This is not to say that the state needs to be kept alive in its current iteration ad infinitum. It must be reformed to increase direct participation of the people. Hence, alongside greater government control of the economy that leads to better working conditions, structures such as local councils should be made more democratic, for example, by introducing local council elections. The participation of people within politics can be increased through establishing more and more government positions as independent councils managing either local areas or certain interests such as Orang Asli/Asal, single mothers and university students.

However, this process of devolution of power from the centralised government down to the people directly, though a necessary process, will have to take place in stages over many years. This is to allow for combating the right-wing and dismantling their power structures, convincing more of the masses on the effectiveness of self-governance, training government staff on the new method of governance relying on decisions on new councils, training the masses on their new roles, spreading leftist education to properly develop cadres who will combat right-wing reactionaries and coming up with the details of how these structures will function, like salary-schemes and benefits.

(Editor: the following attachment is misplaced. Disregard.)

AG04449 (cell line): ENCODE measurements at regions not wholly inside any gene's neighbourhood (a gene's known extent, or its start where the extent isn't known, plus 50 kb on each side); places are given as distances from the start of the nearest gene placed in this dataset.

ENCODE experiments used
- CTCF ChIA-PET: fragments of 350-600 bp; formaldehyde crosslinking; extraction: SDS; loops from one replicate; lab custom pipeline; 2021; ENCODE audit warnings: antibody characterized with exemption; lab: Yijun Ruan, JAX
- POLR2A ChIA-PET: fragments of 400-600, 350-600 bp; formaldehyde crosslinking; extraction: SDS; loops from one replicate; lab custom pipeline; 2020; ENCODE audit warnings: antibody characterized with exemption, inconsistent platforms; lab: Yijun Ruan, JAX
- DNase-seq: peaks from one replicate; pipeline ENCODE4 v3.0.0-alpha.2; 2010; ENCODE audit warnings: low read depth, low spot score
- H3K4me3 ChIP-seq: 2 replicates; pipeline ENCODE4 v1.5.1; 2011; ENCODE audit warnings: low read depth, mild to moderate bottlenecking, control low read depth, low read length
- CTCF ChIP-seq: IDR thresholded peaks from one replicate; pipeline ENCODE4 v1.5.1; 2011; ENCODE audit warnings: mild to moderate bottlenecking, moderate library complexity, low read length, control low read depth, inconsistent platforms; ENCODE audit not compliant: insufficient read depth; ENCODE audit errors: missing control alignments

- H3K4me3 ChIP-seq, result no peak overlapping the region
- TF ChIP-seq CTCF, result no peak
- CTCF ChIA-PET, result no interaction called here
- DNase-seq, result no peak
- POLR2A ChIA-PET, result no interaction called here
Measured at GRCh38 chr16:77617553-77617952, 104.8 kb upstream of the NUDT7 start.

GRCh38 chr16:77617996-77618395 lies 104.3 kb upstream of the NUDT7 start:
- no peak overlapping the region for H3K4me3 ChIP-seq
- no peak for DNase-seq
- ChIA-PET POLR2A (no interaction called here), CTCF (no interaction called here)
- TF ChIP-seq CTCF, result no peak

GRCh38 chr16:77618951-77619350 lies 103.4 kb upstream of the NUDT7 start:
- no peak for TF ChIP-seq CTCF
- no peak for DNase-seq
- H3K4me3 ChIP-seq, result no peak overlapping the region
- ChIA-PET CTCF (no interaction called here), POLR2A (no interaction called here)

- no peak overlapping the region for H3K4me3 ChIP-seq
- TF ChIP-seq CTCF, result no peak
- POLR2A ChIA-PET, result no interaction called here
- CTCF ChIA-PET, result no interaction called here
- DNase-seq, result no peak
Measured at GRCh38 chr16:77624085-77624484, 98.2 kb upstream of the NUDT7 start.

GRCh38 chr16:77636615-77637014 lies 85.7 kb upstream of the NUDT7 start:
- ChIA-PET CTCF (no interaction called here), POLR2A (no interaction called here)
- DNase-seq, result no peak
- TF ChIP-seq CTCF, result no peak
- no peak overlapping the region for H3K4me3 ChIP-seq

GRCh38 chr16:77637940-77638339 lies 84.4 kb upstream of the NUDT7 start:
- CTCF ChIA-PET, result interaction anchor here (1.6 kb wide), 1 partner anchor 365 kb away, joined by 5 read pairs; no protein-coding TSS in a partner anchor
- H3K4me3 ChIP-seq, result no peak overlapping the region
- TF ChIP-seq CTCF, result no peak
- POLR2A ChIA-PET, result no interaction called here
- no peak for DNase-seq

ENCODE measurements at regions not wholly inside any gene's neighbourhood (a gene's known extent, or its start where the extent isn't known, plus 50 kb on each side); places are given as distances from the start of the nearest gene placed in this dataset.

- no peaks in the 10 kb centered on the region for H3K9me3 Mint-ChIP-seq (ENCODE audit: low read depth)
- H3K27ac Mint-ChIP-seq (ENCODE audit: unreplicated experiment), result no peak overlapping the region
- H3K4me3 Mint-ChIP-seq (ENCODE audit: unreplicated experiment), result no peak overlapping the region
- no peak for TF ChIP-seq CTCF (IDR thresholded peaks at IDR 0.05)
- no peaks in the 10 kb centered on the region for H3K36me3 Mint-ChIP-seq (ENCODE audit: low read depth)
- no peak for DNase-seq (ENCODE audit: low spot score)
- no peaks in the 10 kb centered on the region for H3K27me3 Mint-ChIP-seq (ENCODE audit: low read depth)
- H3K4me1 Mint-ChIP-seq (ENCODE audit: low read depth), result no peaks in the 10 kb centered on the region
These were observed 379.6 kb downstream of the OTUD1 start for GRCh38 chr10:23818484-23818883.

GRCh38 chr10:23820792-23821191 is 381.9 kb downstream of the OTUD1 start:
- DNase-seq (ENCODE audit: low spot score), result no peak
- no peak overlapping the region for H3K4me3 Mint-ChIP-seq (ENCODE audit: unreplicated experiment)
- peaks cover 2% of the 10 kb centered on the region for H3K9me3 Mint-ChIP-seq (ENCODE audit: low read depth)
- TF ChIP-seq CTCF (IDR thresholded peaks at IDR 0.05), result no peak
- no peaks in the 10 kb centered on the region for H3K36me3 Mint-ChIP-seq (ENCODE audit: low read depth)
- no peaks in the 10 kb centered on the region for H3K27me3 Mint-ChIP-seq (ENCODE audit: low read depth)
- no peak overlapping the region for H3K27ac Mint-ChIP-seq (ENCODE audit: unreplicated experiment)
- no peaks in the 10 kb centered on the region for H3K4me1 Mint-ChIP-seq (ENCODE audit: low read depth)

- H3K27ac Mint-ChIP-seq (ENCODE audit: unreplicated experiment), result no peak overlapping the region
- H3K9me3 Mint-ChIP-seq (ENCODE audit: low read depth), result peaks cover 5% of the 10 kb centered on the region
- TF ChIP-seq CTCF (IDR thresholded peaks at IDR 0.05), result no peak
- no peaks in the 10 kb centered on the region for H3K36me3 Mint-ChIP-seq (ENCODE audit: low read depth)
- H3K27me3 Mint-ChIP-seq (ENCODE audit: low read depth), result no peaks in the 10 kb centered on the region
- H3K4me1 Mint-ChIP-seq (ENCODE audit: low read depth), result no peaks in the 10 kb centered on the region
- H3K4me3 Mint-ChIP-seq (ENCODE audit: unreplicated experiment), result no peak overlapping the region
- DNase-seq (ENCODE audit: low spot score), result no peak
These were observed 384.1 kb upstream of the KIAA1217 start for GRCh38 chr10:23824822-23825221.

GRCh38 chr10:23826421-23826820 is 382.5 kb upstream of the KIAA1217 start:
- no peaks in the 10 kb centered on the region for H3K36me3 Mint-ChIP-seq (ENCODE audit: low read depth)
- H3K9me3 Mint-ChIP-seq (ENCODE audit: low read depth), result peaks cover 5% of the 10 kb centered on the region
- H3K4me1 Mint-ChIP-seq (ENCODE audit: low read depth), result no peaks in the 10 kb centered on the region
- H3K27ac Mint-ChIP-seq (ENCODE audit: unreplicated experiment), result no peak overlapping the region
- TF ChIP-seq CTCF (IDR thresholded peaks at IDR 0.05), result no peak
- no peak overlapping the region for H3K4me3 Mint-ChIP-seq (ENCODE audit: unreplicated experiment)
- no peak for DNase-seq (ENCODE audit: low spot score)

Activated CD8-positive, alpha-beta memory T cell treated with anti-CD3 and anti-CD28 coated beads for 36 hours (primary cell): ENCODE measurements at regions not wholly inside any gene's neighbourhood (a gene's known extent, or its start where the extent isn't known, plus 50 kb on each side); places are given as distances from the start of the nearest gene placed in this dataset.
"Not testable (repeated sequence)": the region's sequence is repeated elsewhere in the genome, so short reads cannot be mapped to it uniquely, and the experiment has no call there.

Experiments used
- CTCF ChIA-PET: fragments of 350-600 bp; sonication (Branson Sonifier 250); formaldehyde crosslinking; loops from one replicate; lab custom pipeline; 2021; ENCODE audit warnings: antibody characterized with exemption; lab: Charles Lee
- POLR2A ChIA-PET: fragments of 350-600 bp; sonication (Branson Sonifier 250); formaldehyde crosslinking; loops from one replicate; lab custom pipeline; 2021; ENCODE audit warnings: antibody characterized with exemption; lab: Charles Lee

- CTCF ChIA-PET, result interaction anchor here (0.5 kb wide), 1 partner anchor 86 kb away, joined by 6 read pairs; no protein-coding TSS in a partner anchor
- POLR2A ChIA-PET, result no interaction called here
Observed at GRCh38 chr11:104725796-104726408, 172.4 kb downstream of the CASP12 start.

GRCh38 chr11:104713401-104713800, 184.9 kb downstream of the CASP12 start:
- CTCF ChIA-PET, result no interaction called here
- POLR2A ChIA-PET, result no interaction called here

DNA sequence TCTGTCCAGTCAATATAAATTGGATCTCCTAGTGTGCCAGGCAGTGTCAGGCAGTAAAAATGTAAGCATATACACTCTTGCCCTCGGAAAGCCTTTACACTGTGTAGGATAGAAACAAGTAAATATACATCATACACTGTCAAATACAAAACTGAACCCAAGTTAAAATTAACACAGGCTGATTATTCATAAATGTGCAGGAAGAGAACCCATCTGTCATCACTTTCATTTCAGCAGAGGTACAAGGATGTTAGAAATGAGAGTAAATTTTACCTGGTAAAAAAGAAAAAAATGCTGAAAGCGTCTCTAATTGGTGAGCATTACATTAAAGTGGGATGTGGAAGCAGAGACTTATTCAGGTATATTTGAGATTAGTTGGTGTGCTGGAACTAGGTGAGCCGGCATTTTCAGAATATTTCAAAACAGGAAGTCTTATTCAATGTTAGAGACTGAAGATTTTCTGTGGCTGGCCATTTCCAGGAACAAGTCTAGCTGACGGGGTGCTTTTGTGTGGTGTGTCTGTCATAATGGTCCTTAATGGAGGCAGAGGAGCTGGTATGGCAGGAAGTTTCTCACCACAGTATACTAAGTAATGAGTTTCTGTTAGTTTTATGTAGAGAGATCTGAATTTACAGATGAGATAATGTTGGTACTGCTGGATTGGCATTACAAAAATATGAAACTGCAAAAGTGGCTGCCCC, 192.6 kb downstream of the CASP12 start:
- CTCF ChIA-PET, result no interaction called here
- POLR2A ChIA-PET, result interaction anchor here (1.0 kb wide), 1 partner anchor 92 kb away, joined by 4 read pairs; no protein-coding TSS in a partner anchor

All of this takes a considerable amount of time, all the while local bourgeoise, fascists, capital-owners and careerist politicians will work tirelessly to bring down the revolution. They will have with them excellent means for doing so, much more money than leftists, connections with foreign powers and unseen structures that exist now to keep themselves in power. Any small crack or chink in the armour of a leftist government will be capitalised on to separate the masses from the government. This may even devolve into outright fascism, as long as political and economic power are returned to their masters.

The structure of a revolution, then, especially in a Malaysian context, would necessarily include the steps of:

  1. Organising the masses
  2. Winning in elections
  3. Slowly reforming the economy and laws to create the conditions necessary for more far-reaching steps to be taken
  4. Sustaining power through good governance, educating the people and combating the right-wing
  5. In stages, creating more governance structures to include more and more people as steps towards direct democracy

At times, any of these steps can seem revisionist, reactionary, authoritarian, repressive, state capitalist and liberal. That’s unfortunately how revolutions can work in these days of imperialist dominance. It is with this in mind that we leftists should plan our coalition. All mechanisms that can be used to keep power with a leftist government should be used to properly crush the right-wing as a means to ensure power can be returned to the people eventually. Revolutions are not easy or pretty, but necessary. Ideological differences should be understood and ironed out in a well-formed plan that is stuck to with the spirit of democratic centralism. This will then unite the left ideologically and practically carry out the revolution when it does take power.

One Comment Add yours

  1. Lawrence Wong says:

    Let a hundred flowers bloom, let a hundred schools of thought contend (amongst the people).